Running for Boston was nice, but who’s running for Philly?

    What a scene the Broad Street Run was this year. Tens of thousands of people were wearing red socks or Boston Marathon shirts on Sunday, May 5, or holdings signs or carrying American flags.

    To be clear: I sympathize with the people of Boston, not with terrorists. But the Broad Street Run, for me, has always been and will always be by, for, and all about Philly.

    The following is a work of opinion submitted by the author.

    What a scene the Broad Street Run was this year! Tens of thousands of people were wearing red socks or Boston Marathon shirts on Sunday, May 5, or holdings signs or carrying American flags.

    To be clear: I sympathize with the people of Boston, not with terrorists. But the Broad Street Run, for me, has always been and will always be by, for, and all about Philly.

    Because you know what I also think terror is? Trying to shelter, clothe, feed, transport, and educate a family of four on $1,000 a month. About 28 percent of the city’s population lives below the poverty line, according to Philadelphia 2013: The State of the City, published by the Pew Charitable Trusts. That’s more than 430,000 people — 70 percent of the population of Boston.

    You know what else is truly terrifying? Eighty-seven people in this city have been victims of homicide so far this year. By the time you read this, the number will undoubtedly be 30 times the number of people killed in Boston. Over 500 Philadelphians have been injured by gunfire alone, twice the number treated in Boston hospitals after the attack last month.

    Fourteen of the 87 homicide victims died within three blocks of the Broad Street Run.

    Just hours after the finish, two guys were murdered a few blocks from Mile Marker One. A 28-year-old was killed at 7 a.m. the day before the run, just feet from Broad Street on Loudon, in between Charley B’s Lounge and the Latter-Day Saints Church after you go under the railroad trestle near the starting line.

    People who die by gunfire in neighborhoods like Olney and Nicetown will never get elegies like the Boston victims. We don’t know them and we don’t know anything about the circumstances of their lives, and yet we still somehow can’t imagine them as “innocents” — never mind “heroes” — like we think of the Boston marathoners and spectators.

    But neighborhoods in North Philadelphia did not become troubled and dangerous places by accident. They have been bled dry by political decisions — political violence — and nearly a century of intentional public and private disinvestment. The results are etched into the landscape and the lives of the people: the dilapidated housing stock, the loss of a residential tax base to pay for schools, the near-absence of real jobs, no stores carrying any actual food.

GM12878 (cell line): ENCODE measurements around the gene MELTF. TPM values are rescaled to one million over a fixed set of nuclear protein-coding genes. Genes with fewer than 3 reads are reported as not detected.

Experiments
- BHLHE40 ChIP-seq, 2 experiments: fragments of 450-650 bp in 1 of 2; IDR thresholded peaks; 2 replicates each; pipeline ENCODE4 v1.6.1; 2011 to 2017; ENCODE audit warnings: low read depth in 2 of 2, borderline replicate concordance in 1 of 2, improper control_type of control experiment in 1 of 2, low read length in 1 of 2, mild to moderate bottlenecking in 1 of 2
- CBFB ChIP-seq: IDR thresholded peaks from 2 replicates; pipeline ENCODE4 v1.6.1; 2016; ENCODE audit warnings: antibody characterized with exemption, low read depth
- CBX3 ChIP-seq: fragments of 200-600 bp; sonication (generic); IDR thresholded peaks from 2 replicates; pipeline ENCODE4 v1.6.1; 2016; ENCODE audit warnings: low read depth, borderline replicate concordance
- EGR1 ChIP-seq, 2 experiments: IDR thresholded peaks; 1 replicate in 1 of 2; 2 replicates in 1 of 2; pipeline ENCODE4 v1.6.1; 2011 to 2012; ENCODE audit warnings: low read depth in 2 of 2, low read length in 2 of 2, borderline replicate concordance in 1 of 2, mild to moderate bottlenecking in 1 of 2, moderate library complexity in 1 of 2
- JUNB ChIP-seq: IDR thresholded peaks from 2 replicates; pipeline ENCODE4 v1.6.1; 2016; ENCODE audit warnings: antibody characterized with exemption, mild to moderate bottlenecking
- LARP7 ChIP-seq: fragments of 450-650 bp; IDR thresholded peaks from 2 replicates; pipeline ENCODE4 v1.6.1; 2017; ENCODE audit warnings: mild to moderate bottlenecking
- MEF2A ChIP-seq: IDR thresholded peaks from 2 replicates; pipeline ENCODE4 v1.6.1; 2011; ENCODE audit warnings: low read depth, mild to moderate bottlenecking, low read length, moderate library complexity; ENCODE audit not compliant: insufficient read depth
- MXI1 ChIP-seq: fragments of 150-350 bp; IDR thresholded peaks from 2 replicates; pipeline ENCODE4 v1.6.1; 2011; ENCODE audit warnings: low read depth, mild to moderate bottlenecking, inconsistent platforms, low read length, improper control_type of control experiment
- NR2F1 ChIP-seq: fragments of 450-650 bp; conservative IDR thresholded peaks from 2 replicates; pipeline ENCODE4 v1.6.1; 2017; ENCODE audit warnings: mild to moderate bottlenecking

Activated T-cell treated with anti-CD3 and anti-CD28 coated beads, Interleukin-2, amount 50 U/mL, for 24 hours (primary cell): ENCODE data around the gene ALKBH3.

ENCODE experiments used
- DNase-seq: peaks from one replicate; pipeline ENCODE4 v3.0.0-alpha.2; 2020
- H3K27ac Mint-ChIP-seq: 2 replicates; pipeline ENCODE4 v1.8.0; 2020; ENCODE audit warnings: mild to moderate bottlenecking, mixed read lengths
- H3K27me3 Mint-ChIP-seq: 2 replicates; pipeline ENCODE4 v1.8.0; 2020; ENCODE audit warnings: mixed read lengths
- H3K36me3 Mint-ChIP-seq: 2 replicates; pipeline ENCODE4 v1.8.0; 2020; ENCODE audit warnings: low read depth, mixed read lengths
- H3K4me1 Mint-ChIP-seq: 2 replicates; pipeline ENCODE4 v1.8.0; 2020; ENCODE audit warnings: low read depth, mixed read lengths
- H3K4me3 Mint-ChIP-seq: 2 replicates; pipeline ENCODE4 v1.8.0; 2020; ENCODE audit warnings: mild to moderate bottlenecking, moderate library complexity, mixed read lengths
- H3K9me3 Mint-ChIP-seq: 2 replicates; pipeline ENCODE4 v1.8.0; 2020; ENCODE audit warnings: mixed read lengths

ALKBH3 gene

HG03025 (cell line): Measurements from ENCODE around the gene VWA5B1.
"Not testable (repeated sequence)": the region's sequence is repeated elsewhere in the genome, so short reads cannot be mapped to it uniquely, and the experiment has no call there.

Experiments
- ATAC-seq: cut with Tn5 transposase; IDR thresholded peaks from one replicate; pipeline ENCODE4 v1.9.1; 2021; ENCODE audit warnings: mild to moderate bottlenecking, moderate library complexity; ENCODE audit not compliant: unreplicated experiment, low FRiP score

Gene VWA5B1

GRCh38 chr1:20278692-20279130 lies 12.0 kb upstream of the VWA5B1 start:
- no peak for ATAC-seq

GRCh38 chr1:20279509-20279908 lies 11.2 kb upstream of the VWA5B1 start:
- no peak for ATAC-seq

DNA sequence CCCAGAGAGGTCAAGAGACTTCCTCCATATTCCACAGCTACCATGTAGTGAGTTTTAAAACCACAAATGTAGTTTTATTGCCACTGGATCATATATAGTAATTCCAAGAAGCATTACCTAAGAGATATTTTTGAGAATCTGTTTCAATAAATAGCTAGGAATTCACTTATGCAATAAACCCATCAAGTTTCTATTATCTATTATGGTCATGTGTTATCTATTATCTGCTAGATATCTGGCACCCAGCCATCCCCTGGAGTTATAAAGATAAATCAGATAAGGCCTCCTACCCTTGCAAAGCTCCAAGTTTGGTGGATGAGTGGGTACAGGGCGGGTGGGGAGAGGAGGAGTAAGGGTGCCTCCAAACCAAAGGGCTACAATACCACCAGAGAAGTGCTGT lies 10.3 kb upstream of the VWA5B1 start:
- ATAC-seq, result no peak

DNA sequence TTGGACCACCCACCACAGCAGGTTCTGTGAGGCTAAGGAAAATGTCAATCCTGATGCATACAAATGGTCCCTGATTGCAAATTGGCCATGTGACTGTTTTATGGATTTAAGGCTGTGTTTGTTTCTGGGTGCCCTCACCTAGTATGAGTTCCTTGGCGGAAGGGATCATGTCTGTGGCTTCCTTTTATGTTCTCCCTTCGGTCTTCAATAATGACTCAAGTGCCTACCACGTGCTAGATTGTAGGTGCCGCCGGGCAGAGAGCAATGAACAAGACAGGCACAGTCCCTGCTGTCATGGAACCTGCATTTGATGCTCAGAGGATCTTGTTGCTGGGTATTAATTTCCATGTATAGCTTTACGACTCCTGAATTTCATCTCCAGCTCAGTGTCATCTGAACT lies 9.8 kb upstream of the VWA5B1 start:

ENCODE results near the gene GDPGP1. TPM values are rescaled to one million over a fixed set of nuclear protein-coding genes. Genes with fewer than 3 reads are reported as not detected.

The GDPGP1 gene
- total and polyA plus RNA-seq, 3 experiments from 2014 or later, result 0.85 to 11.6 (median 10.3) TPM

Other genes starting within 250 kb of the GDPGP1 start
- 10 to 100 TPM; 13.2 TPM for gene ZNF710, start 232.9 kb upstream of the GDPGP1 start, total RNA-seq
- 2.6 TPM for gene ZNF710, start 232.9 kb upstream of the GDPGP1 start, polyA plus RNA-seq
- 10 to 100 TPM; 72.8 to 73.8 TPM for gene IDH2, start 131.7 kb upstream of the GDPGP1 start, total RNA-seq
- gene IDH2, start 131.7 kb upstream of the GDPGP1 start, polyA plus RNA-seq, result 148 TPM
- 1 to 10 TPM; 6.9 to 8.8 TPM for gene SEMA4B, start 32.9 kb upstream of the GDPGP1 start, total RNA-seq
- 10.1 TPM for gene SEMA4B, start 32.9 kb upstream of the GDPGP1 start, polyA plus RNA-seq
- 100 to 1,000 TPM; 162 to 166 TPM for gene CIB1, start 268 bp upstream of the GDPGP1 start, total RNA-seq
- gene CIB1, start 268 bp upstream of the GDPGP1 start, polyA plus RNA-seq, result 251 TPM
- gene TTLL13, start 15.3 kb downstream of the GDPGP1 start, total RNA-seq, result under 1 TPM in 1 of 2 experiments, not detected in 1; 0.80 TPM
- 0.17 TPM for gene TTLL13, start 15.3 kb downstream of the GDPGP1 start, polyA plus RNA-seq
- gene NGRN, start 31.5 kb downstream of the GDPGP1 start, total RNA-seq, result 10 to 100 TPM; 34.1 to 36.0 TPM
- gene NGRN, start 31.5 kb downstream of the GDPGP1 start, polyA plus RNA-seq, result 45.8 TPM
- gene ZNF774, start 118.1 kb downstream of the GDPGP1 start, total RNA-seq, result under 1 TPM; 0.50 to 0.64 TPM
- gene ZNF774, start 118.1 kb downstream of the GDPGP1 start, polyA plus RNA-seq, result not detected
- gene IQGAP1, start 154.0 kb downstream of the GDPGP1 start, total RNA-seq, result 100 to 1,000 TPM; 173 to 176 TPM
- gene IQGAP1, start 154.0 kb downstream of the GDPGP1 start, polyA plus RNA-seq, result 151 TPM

Where would the Loudon Street man have been that morning if a bullet didn’t kill him? What about the two Hunting Park men? Maybe I saw them in the crowd cheering and dancing to “Love Train” in front of the Rite Aid around the corner from where they would be killed a few hours later.

    We Philadelphians are different races and ethnicities and sexual orientations. We’re young and old, fat and skinny, prissy and, yeah, sometimes we’re crass. (My favorite sign of the day read: “If Broad Street was easy, it would be your mom.”) Most days, we stay on our own blocks. We take the same path to work, go to the same pub, the same coffee shop, the same corner store. Most days, if we ran or walked through each others’ turf we’d be met with suspicion.

    But the first Sunday of May, we are thrown together, arm-in-arm. We yell for the same reasons. On May 5, the sun was bouncing off everything, and it felt like 5 million people were out. They were hooting and hollering and twirling noise makers and promising me margaritas and playing indie rock and crappy Doors covers and pumping ’70s Philly Sound out of booming speakers. In every single face I saw our city’s promise, the tremendous power of a critical and diverse mass, what we can do together that we cannot do alone. I felt it in my bones and joints every time my feet hit the sun-drenched pavement.

    If runners and spectators can send all that support all the way to Boston, what could they do for people in the places they ran through and cheered in at the Broad Street Run? We’ve proven Philadelphians have plenty of love. But why do we have so much to spare?

    Dr. Kate Oxx is an assistant professor of religious studies at Saint Joseph’s University.

    Another version of this essay was previously published in the Letters section of the Philadelphia Inquirer.

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